The impact of Act 10 on public sector compensation in Wisconsin

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Protestors march through the rotunda during a demonstration inside the Wisconsin State Capitol in Madison, Wis., on on March 11, 2011.

Article Highlights

  • Pension benefits for Wisconsin public employees are roughly 4.5 times more valuable than private sector levels

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  • Health benefits for Wis. public employees are about 2x as generous as paid by the state’s larger private sector employers

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  • Wisconsin public workers get a combined salary-benefits compensation premium of around 22 percent over private sector workers

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Executive Summary

After a protracted legal and political battle, on March 11, 2011, the Wisconsin state Legislature passed Act 10, the Budget Repair Act, which increased public employee contributions toward pensions and health coverage and restricted union powers of collective bargaining and dues collection. This study analyzes public sector salaries and benefits in Wisconsin, with a particular focus on disentangling the risk-adjusted value of pension benefits offered in the public sector from accounting conventions that can understate the cost and value of defined benefit pension plans.

We find that state and local government employees receive salaries roughly equal to those paid to private sector Wisconsin employees with similar education and experience or working in jobs with similar skill requirements.

However, even following Act 10, pension benefits for Wisconsin public employees are roughly 4.5 times more valuable than private sector levels while health benefits are about twice as generous as those paid by larger private sector Wisconsin employers. This difference results in a combined salary-benefits compensation premium of around 22 percent for state workers over private sector workers, with varying but often larger pay advantages for local government employees.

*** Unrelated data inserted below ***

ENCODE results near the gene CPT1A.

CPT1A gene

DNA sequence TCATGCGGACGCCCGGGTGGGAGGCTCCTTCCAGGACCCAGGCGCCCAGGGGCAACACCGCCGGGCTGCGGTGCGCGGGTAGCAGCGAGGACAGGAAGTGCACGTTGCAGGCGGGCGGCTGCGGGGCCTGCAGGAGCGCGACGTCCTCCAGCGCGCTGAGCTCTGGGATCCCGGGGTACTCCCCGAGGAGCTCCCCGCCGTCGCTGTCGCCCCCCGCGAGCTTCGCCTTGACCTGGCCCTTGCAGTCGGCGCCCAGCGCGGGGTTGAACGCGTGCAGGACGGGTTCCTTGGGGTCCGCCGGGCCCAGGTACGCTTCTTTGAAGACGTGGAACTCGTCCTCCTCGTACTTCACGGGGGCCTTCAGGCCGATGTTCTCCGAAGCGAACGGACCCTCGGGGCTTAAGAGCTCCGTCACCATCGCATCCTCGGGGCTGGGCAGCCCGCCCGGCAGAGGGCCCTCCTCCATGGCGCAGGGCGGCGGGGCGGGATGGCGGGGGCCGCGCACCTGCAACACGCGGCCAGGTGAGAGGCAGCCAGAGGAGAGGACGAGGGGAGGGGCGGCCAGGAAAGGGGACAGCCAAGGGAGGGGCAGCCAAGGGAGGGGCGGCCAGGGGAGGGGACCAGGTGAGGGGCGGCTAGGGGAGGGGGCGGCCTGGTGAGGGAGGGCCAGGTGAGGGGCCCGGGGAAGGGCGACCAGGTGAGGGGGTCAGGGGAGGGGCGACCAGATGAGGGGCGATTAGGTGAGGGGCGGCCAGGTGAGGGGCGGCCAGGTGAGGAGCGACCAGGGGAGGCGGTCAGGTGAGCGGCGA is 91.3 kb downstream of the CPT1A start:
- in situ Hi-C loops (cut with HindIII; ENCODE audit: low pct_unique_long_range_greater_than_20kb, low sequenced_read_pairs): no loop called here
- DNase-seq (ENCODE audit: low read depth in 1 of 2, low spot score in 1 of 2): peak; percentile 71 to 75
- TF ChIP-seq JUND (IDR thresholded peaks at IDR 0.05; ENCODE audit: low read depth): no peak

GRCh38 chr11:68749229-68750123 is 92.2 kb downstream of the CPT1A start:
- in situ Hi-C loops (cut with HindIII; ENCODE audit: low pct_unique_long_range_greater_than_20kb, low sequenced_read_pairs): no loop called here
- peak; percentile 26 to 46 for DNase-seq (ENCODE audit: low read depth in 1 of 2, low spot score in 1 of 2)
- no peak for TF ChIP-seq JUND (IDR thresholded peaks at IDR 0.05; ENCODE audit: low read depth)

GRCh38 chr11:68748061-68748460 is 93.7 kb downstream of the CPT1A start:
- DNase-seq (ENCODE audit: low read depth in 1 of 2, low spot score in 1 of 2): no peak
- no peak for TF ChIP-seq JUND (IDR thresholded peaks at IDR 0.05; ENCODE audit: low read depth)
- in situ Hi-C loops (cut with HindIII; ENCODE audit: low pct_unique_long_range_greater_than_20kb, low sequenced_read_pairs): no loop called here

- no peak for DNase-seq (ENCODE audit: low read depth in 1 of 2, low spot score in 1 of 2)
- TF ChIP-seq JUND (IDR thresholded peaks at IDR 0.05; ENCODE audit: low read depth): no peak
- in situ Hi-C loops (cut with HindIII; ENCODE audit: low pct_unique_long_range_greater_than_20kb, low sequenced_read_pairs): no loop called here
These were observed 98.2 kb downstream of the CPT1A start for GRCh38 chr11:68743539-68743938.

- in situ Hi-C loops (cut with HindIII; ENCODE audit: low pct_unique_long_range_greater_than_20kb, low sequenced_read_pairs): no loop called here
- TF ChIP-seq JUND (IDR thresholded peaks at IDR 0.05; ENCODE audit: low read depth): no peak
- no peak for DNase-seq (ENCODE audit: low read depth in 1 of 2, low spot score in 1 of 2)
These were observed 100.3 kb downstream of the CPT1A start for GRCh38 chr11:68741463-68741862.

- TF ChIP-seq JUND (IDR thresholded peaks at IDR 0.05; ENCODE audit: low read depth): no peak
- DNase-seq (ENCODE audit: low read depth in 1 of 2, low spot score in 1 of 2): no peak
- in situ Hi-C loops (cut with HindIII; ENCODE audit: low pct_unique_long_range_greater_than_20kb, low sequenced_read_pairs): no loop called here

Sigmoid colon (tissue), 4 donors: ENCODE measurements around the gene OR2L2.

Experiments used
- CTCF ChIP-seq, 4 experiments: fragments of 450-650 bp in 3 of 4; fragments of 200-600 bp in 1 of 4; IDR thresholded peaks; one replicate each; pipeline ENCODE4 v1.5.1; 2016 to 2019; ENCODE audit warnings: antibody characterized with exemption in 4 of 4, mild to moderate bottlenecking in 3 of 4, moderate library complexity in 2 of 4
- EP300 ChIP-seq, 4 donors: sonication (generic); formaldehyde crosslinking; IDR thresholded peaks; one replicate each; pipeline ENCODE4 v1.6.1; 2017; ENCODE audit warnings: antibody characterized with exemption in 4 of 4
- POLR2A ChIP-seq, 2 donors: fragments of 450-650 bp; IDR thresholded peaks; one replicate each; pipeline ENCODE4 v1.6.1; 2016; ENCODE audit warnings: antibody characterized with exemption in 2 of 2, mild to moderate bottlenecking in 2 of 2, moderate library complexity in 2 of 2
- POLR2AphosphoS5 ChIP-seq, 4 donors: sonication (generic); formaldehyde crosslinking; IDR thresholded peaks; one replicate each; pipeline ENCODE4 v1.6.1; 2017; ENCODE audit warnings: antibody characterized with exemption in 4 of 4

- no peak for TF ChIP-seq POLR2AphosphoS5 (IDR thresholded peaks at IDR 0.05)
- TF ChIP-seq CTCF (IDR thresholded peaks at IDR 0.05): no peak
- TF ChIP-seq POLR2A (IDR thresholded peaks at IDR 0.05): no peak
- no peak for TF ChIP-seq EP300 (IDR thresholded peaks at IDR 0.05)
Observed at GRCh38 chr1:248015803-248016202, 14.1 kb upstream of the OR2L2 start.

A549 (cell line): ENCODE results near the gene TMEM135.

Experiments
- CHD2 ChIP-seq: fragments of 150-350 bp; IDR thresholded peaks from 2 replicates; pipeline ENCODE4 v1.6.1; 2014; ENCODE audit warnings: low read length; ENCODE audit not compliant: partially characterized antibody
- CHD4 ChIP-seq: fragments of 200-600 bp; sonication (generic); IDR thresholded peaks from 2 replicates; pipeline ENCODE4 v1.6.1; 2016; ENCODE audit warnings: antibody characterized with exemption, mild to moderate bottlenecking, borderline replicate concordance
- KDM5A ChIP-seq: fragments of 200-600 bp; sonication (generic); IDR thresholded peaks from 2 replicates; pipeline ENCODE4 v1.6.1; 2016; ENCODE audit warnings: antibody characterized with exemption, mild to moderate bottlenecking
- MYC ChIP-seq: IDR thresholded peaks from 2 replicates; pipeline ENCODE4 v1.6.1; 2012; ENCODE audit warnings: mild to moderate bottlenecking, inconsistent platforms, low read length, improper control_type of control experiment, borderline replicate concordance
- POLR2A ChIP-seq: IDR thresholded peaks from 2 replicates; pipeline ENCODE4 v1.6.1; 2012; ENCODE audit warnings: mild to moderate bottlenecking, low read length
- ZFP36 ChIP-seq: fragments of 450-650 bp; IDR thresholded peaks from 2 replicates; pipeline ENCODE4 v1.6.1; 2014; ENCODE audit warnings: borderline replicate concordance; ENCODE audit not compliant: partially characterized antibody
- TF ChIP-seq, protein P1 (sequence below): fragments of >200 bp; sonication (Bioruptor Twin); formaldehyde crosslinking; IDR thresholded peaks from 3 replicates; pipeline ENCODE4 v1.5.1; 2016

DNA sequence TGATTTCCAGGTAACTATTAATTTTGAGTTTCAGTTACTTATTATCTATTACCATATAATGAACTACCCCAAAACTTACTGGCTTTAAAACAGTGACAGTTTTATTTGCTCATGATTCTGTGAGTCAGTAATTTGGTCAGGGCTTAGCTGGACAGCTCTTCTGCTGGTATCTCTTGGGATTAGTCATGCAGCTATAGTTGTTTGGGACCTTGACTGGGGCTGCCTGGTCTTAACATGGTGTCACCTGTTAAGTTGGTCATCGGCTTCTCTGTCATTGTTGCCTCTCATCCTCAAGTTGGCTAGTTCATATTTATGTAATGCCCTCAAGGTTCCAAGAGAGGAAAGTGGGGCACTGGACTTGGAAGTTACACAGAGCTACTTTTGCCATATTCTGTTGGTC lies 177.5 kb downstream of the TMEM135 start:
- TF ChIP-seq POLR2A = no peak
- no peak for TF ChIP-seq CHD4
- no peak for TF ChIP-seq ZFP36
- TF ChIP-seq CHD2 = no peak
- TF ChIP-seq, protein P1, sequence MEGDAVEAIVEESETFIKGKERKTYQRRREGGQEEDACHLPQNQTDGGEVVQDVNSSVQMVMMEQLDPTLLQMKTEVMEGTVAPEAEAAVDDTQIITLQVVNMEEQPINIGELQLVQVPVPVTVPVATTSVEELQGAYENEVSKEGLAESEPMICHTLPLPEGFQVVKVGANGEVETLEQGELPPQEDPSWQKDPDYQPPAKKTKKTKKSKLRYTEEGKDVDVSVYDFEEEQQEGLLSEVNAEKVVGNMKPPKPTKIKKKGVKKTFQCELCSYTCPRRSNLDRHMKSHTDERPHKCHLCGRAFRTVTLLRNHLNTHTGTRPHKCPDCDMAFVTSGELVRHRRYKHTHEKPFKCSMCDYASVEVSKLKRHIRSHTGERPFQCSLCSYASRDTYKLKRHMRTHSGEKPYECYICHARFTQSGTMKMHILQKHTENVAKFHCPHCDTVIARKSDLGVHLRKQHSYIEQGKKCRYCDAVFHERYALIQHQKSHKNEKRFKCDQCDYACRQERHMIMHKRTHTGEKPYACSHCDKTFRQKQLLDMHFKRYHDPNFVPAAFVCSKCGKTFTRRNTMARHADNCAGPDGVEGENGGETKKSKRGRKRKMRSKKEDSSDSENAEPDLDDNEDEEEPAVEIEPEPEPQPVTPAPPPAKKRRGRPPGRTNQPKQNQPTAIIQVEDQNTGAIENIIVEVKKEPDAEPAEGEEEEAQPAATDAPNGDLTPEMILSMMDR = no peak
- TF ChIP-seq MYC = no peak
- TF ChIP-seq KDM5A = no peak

Click here to view the full text of this working paper as an Adobe Acrobat PDF.

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About the Author

 

Andrew G.
Biggs
  • Andrew G. Biggs is a resident scholar at the American Enterprise Institute (AEI), where he studies Social Security reform, state and local government pensions, and public sector pay and benefits.

    Before joining AEI, Biggs was the principal deputy commissioner of the Social Security Administration (SSA), where he oversaw SSA’s policy research efforts. In 2005, as an associate director of the White House National Economic Council, he worked on Social Security reform. In 2001, he joined the staff of the President's Commission to Strengthen Social Security. Biggs has been interviewed on radio and television as an expert on retirement issues and on public vs. private sector compensation. He has published widely in academic publications as well as in daily newspapers such as The New York Times, The Wall Street Journal, and The Washington Post. He has also testified before Congress on numerous occasions. In 2013, the Society of Actuaries appointed Biggs co-vice chair of a blue ribbon panel tasked with analyzing the causes of underfunding in public pension plans and how governments can securely fund plans in the future.

    Biggs holds a bachelor’s degree from Queen's University Belfast in Northern Ireland, master’s degrees from Cambridge University and the University of London, and a Ph.D. from the London School of Economics.

  • Phone: 202-862-5841
    Email: andrew.biggs@aei.org
  • Assistant Info

    Name: Kelly Funderburk
    Phone: 202-862-5920
    Email: kelly.funderburk@aei.org

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